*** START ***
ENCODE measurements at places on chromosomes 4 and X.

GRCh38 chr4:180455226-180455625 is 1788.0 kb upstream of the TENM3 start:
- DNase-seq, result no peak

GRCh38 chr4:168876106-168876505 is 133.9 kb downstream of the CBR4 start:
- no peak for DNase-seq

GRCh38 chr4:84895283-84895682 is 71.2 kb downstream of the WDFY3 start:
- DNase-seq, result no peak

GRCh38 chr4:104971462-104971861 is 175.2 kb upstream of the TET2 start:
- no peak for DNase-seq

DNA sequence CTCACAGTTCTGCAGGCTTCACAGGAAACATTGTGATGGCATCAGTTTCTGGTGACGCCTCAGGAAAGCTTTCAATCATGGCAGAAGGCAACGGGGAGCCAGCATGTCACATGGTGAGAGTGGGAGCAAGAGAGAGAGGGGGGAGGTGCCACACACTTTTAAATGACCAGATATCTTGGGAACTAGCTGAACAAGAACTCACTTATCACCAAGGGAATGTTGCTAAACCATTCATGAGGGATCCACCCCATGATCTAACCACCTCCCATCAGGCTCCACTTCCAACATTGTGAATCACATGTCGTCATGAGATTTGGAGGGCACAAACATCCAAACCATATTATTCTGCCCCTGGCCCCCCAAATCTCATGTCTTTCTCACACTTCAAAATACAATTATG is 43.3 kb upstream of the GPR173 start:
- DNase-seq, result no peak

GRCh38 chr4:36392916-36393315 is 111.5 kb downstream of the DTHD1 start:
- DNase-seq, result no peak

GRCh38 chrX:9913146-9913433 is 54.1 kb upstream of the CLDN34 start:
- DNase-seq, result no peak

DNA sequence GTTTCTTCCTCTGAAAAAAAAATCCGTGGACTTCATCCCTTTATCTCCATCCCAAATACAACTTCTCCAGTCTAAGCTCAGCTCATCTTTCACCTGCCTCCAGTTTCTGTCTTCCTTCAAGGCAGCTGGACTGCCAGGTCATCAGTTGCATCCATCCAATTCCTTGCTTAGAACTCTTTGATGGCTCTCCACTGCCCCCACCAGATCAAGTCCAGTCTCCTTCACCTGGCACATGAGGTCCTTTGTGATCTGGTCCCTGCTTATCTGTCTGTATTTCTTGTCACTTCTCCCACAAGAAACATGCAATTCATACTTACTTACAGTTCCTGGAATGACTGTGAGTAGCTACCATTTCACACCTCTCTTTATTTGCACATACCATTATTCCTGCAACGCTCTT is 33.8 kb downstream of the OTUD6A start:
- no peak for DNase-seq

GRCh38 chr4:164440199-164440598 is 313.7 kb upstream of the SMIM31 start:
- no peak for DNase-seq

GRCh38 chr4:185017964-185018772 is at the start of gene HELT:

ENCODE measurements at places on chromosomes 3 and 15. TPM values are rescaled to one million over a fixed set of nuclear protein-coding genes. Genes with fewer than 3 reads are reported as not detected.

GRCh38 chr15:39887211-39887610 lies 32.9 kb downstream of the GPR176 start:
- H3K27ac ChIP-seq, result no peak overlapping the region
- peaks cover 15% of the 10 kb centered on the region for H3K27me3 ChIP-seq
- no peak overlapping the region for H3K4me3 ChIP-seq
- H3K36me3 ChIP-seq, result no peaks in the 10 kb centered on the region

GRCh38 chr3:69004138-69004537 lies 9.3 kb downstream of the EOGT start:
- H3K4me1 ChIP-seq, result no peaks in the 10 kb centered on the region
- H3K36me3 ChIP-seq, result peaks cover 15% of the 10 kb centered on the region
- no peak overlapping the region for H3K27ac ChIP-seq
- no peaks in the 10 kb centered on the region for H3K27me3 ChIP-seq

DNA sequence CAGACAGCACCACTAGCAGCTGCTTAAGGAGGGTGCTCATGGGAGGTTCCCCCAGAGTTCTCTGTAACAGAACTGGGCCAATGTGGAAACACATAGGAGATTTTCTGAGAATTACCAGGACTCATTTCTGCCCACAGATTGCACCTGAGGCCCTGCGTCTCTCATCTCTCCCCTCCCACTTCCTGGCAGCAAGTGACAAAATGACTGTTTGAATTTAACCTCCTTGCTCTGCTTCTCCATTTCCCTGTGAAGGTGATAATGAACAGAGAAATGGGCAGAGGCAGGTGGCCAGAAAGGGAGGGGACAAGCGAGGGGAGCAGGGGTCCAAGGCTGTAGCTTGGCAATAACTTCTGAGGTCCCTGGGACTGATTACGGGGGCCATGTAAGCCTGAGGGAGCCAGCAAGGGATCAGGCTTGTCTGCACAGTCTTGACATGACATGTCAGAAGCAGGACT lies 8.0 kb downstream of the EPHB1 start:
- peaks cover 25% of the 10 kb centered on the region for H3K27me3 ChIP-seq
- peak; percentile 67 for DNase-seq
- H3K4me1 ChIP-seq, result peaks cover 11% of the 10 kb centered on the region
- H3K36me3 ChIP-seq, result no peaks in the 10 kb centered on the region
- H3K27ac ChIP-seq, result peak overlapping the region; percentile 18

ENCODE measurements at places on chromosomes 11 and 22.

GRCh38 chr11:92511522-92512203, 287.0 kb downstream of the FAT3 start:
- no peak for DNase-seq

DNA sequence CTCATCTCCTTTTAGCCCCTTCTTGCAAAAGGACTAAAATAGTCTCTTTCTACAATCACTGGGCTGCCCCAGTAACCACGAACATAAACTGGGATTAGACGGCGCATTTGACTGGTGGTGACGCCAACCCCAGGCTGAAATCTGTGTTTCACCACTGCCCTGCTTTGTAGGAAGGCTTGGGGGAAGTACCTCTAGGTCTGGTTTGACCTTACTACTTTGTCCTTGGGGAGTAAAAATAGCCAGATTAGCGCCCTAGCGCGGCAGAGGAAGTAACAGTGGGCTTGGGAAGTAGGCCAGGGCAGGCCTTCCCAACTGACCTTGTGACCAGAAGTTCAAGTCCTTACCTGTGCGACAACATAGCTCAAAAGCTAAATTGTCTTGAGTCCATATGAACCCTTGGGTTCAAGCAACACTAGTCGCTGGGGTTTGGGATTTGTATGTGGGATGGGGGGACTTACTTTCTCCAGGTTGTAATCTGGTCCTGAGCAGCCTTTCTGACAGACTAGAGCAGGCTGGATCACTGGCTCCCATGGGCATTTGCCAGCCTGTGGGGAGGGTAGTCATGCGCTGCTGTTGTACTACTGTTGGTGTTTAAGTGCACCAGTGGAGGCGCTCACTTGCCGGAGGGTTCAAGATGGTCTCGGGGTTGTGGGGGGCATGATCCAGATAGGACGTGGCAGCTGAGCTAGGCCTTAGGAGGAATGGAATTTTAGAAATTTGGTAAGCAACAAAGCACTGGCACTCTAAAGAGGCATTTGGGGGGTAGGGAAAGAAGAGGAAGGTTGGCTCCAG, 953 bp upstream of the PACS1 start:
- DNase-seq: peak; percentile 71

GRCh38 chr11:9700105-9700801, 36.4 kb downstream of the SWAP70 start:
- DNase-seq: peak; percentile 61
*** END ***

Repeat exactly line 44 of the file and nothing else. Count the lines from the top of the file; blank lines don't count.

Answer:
- DNase-seq: peak; percentile 61